HONG KONG -- Chinese stocks rallied on Friday after the government announced a series of new measures to shore up the country's battered financial markets, which are down more than 20% this year.
State-run media quoted top finance officials voicing support for struggling equities, and the head of the securities regulator said that Beijing would introduce new steps to help lift investors' confidence.
Stock market sentiment has been shattered this year over the ongoing U.S.-China trade war, slower economic growth and weak investor sentiment. On Friday, the government reported third-quarter gross domestic product grew a weaker than expected 6.5%.
The Shanghai Composite Index jumped 2.6% on Friday to close at 2,550.47. Despite the rally, the Shanghai market is still down nearly 23% this year and has lost about 50% since its peak in June 2015. The Shenzhen Composite Index also rose 2.6% on Friday.
Liu Shiyu, chairman of the China Securities Regulatory Commission, said the government will "encourage" private equity funds to purchase shares in listed companies and encourage local governments to set up new funds to "support healthy development" of promising publicly listed companies, according to the China Daily. New measures also will include a share repurchase program and market reform for mergers and acquisitions, it said.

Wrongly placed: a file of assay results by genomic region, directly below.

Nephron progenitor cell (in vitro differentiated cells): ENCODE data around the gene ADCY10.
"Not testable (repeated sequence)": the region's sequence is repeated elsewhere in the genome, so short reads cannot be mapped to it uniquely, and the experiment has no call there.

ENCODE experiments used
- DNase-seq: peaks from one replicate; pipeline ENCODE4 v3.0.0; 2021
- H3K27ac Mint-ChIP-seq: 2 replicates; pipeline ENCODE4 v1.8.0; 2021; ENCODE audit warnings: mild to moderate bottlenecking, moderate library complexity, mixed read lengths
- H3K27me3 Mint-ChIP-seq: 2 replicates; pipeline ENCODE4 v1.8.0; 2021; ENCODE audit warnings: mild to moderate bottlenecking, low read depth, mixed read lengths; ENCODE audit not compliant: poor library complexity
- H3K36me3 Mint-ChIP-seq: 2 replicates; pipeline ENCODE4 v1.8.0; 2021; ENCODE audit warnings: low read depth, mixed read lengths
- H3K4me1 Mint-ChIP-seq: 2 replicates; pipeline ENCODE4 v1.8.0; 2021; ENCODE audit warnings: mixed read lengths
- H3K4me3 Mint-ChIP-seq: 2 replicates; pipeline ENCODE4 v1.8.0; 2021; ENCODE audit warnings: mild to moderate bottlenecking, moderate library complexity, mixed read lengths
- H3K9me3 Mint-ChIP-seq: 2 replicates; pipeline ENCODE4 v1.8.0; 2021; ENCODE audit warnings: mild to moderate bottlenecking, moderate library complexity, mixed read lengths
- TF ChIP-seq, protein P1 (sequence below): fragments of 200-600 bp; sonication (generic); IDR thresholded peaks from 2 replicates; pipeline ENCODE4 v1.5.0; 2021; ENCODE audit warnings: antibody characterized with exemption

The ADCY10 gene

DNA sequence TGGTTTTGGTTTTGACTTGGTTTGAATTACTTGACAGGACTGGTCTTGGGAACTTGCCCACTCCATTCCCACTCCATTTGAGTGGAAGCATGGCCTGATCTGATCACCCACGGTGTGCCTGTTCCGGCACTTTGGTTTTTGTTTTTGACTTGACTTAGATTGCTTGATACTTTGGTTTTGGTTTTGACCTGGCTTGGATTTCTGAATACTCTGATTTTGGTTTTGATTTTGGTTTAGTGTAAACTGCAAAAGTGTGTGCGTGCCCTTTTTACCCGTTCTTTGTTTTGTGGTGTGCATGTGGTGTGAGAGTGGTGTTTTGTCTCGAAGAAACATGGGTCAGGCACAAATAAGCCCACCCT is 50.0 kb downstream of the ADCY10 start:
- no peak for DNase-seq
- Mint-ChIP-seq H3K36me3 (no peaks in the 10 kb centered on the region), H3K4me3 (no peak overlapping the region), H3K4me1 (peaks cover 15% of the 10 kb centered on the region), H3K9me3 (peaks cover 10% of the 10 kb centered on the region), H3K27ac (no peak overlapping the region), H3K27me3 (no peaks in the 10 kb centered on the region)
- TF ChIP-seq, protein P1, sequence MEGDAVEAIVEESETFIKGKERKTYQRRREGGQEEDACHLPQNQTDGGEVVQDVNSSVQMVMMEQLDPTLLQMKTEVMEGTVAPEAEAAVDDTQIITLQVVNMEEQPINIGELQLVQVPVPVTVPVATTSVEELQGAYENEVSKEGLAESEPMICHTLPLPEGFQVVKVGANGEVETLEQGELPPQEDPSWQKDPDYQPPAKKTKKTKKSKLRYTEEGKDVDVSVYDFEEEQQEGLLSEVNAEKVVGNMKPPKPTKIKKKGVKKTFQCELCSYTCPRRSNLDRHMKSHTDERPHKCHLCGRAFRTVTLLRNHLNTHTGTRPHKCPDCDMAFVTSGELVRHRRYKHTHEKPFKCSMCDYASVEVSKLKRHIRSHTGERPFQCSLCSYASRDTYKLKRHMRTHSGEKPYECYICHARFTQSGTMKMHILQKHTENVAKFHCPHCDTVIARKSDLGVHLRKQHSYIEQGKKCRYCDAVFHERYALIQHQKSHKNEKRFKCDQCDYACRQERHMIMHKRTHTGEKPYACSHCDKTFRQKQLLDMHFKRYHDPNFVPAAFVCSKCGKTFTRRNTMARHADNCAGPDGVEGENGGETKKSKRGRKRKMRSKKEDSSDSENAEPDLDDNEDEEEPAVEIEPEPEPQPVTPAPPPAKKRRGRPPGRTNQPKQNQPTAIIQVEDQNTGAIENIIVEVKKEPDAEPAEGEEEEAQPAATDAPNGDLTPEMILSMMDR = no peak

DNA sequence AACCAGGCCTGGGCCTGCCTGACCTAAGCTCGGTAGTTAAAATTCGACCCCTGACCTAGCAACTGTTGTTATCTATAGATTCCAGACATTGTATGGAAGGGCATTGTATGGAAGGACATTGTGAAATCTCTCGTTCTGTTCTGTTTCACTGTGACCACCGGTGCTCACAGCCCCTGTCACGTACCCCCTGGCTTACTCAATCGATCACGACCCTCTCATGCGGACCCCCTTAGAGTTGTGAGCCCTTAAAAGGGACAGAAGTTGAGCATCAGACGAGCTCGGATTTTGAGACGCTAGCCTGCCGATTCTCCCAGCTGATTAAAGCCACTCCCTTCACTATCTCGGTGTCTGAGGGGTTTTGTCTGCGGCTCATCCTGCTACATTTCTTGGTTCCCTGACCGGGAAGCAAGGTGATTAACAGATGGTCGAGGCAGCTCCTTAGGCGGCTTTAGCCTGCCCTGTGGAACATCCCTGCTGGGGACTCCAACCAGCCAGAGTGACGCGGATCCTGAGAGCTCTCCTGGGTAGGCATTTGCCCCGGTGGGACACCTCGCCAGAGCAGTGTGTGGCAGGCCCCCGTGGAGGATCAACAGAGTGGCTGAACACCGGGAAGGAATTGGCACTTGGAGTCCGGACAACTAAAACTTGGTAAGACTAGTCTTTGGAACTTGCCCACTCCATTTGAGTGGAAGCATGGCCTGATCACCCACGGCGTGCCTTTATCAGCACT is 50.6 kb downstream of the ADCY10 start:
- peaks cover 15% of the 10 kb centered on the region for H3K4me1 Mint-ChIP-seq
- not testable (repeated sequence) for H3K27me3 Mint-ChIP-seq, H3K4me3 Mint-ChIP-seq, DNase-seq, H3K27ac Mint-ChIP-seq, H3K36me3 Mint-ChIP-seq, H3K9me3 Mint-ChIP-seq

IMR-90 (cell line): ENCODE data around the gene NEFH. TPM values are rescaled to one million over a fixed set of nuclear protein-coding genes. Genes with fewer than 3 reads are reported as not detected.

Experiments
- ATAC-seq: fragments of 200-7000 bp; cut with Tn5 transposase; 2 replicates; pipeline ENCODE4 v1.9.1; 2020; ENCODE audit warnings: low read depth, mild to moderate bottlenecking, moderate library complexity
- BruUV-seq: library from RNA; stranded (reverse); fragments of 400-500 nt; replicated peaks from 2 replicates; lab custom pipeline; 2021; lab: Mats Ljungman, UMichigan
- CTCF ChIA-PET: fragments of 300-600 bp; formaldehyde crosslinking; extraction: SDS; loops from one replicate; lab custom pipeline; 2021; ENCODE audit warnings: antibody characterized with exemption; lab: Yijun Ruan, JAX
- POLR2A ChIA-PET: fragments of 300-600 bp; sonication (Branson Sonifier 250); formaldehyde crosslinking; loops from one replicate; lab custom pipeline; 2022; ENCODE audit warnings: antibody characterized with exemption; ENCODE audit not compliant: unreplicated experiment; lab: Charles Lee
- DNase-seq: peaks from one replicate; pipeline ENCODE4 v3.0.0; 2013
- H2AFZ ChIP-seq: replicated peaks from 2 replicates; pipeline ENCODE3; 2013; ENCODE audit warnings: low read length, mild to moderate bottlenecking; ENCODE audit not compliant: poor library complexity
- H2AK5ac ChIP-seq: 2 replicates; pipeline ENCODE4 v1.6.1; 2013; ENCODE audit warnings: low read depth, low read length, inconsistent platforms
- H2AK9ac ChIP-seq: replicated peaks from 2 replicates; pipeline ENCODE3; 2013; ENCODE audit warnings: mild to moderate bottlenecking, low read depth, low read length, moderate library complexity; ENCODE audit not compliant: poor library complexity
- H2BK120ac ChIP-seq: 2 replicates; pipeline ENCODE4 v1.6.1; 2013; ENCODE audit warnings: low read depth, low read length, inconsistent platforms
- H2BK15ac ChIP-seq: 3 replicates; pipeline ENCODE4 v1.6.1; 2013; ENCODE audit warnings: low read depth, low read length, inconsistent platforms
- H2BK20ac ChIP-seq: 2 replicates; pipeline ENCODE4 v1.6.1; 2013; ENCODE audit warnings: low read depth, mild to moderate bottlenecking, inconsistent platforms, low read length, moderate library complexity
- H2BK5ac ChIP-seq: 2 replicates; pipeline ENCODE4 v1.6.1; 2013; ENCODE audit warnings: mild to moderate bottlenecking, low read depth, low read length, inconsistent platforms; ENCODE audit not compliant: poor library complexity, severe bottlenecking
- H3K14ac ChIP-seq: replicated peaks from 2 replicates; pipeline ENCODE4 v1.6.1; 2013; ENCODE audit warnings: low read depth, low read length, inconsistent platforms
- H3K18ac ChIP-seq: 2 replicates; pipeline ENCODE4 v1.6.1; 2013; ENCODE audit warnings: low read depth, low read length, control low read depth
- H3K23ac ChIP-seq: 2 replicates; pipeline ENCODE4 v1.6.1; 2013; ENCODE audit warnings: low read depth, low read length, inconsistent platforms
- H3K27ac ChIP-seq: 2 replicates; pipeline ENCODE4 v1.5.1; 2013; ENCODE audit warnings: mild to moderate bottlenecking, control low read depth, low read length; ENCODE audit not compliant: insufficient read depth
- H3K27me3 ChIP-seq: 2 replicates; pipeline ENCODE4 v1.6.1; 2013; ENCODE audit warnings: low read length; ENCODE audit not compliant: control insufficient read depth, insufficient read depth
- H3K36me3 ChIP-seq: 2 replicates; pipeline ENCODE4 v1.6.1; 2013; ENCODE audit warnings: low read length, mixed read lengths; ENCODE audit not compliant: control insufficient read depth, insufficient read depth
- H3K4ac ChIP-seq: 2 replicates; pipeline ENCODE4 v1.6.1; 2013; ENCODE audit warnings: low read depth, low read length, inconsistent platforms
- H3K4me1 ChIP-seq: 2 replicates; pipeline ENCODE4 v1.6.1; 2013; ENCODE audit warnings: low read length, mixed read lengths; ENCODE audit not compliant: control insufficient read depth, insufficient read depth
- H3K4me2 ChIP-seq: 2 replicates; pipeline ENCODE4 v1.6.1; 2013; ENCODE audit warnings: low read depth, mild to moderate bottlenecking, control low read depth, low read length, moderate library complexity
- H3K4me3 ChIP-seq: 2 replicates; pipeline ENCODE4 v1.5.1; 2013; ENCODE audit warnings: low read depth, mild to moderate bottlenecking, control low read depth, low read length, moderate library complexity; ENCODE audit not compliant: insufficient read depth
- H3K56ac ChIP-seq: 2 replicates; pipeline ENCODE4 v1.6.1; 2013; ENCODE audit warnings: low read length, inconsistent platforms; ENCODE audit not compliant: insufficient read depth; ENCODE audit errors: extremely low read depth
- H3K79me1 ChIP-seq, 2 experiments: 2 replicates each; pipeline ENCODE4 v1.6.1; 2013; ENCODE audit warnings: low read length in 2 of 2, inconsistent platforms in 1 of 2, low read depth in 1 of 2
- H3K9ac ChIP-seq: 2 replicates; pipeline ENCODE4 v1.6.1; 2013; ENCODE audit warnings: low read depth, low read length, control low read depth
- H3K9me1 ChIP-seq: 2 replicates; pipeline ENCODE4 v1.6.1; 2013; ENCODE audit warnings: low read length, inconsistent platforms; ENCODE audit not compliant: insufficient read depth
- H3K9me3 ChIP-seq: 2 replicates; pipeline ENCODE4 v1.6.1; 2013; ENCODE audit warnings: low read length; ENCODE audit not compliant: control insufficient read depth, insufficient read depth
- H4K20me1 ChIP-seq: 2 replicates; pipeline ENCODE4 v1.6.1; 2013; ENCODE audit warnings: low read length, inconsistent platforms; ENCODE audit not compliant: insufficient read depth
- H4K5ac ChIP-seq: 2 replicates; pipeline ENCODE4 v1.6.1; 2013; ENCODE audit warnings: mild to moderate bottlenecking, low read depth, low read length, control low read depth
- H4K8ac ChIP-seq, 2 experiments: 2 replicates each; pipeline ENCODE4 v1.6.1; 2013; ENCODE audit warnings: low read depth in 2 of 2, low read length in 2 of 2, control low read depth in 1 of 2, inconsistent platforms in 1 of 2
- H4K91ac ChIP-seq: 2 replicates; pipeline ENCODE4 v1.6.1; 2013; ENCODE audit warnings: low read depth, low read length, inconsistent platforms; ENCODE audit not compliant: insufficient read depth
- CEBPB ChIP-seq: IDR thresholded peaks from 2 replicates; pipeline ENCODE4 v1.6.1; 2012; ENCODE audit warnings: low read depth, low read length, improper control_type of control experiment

The government "will further open up the financial market in an all-around way by encouraging foreign capital management institutions to establish legal entities for asset management businesses including stocks and other equity assets," the report said.
Other Chinese government officials on Friday added to the chorus of support.
Guo Shuqing, chairman of the China Banking and Insurance Regulatory Commission, said that authorities would aim to steer markets toward a "normal and healthy development," according to the Xinhua News Agency. "The relatively large and abnormal fluctuations on the financial markets in recent days, a result of multiple factors, have been seriously out of line with the fundamentals of China's economic development and inconsistent with the overall stability in China's financial system," he said.
The news agency also quoted Yi Gang, the governor of the People's Bank of China, as saying that the stock market's valuation is at a historically low level and stands in contrast to economic fundamentals. He said that the central bank would "maintain liquidity at a reasonable, stable level to promote healthy and stable development of the market," Xinhua said.
Whether Friday's measures mark the beginning of sustained support for the market remains to be seen.
"Public statements of support or even various intervention measures, unless they are quite sustained, actually have very little impact," said Christopher Balding, associate professor at Fulbright University Vietnam and who previously was a professor at the HSBC Business School at Peking University in Shenzhen.
"What we would generally expect to see from these public statements is kind of what we're seeing right now," Balding told the Nikkei Asian Review, pointing to Friday's run-up in stock prices. If the statements of support are not followed up with concrete action, he said, "I think you can expect the markets to figure that out very, very quickly."
Ricky Huang, an analyst at Luk Fook Financial Services in Hong Kong, told Nikkei Markets that stocks were helped by "rescue efforts" from regulators, "but I think the boost could be very short-lived."